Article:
• Right to erasure - (also known as the Right to be Forgotten) - You have the right to request that we delete your personal information that we hold.
  • Right to restriction of processing - You have the right to request we restrict or suppress the personal data we hold about you.
  • Right to data portability - You have the right to ask us to electronically transfer your personal information to another organization in certain circumstances.

Other Required Information

In addition to the above, your Privacy Policy should contain the following information:

If you have customers in the EU, include information about the following:

  • How long you store different types of personal information
  • Your customers' right to lodge a complaint with a Data Protection Authority
  • If you're relying on the legal basis of legitimate interests, details of your Legitimate Interests Assessment
  • If you're transferring personal information from the EU to a non-EU country, you need to let your customers know about this.

If you have customers in California, include information about:

Where to Display Your Privacy Policy on Your Ecommerce Store

Once you've written your Privacy Policy, you'll need to make it accessible to your customers. There are several ways you can do this.

On Your Website

A common best practice and way to help ensure compliance is to link to your Privacy Policy on your website's landing page. Typically this will be in a footer that persists on every page.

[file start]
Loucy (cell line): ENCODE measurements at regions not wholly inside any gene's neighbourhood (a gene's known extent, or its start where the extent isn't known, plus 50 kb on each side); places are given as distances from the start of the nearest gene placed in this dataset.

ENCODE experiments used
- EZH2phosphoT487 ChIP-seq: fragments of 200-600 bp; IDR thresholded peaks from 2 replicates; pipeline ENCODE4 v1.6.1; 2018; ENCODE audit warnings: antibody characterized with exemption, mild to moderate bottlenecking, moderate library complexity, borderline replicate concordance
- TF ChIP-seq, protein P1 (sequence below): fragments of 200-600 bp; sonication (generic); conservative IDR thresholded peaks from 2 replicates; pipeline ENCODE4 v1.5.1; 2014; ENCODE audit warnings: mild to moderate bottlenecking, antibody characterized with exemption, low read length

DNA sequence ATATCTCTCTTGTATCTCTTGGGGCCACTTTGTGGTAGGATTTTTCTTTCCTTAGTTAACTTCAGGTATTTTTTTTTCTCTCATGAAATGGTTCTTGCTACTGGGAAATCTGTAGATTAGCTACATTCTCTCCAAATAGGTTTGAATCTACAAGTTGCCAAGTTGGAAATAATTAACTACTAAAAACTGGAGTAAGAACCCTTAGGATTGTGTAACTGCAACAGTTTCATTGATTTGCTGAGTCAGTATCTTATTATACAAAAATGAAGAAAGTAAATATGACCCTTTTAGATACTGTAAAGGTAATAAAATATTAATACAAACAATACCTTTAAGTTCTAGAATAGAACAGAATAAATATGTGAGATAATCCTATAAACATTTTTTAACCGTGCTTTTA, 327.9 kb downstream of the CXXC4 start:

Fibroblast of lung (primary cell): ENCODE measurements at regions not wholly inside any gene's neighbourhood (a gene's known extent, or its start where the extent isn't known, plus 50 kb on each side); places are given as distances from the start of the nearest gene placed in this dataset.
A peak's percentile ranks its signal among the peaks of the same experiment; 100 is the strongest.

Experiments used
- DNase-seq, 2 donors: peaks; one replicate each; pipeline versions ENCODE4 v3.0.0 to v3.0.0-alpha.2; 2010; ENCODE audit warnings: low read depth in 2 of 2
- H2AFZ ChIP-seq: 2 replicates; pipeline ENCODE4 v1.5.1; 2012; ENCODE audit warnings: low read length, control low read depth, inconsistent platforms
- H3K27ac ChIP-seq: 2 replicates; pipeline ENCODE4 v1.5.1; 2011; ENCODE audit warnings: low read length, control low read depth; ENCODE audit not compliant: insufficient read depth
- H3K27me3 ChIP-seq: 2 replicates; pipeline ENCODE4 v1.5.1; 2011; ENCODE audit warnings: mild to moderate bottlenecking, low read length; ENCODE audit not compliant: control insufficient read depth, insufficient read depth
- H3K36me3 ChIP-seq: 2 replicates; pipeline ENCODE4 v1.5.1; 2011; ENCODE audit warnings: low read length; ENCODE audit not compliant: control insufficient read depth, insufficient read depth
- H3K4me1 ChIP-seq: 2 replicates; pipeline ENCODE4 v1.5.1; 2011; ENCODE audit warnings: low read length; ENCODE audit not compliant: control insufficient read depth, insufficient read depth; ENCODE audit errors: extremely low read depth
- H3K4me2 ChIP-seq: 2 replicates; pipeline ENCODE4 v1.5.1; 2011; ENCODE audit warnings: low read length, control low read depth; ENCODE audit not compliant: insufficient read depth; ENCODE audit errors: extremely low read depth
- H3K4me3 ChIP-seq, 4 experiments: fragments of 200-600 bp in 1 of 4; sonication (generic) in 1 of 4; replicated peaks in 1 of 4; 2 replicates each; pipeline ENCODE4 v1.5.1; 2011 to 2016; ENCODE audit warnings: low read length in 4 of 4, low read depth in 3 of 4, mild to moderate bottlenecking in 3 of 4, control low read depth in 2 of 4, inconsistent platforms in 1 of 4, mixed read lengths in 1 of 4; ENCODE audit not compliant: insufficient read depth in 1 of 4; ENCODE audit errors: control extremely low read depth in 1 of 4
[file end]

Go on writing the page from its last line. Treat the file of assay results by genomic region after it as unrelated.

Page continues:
Here's an example from Misfits Market:

Misfits Market website footer with Privacy Policy link highlighted

You should present your Privacy Policy when your customers sign up for an account, and/or at the sign-in screen.

Here's how Misfits Market handles this:

Misfits Market sign-up form with Privacy Policy link highlighted

Another place to display your Privacy Policy on your website is at checkout if you have an ecommerce component, as well as when you request users give you their information for marketing purposes.

Here's an example that combines both of these, from Tervis:

Tervis checkout form with Privacy Policy link highlighted

In Your Mobile App

App marketplaces such as Google Play Store and Apple's App Store have particular requirements about where to place your Privacy Policy within their app.

For example, in the Google Play Store it'll appear under the "Developer contact" section of the install page.

Screenshot of Amazon Shopping app Google Play Store listing

You'll also need to present your new customers with your Privacy Policy when they sign up to use your service.